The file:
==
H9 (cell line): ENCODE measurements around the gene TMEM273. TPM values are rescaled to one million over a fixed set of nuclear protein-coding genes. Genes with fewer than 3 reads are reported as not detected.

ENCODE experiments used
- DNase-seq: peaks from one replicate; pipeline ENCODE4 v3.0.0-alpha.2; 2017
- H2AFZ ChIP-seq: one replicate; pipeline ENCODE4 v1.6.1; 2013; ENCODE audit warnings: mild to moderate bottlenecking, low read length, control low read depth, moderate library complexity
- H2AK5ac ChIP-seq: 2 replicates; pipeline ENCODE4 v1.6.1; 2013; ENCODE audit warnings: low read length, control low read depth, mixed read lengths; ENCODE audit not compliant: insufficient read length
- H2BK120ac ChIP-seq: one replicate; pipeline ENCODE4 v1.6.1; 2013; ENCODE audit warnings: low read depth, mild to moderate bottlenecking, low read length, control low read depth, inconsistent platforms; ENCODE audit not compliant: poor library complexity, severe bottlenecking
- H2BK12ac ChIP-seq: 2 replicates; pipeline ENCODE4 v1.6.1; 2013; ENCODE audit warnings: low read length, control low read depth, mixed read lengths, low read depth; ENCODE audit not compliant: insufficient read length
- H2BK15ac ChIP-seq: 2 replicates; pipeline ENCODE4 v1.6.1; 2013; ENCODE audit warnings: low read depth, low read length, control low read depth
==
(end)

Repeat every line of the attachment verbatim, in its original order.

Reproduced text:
H9 (cell line): ENCODE measurements around the gene TMEM273. TPM values are rescaled to one million over a fixed set of nuclear protein-coding genes. Genes with fewer than 3 reads are reported as not detected.

ENCODE experiments used
- DNase-seq: peaks from one replicate; pipeline ENCODE4 v3.0.0-alpha.2; 2017
- H2AFZ ChIP-seq: one replicate; pipeline ENCODE4 v1.6.1; 2013; ENCODE audit warnings: mild to moderate bottlenecking, low read length, control low read depth, moderate library complexity
- H2AK5ac ChIP-seq: 2 replicates; pipeline ENCODE4 v1.6.1; 2013; ENCODE audit warnings: low read length, control low read depth, mixed read lengths; ENCODE audit not compliant: insufficient read length
- H2BK120ac ChIP-seq: one replicate; pipeline ENCODE4 v1.6.1; 2013; ENCODE audit warnings: low read depth, mild to moderate bottlenecking, low read length, control low read depth, inconsistent platforms; ENCODE audit not compliant: poor library complexity, severe bottlenecking
- H2BK12ac ChIP-seq: 2 replicates; pipeline ENCODE4 v1.6.1; 2013; ENCODE audit warnings: low read length, control low read depth, mixed read lengths, low read depth; ENCODE audit not compliant: insufficient read length
- H2BK15ac ChIP-seq: 2 replicates; pipeline ENCODE4 v1.6.1; 2013; ENCODE audit warnings: low read depth, low read length, control low read depth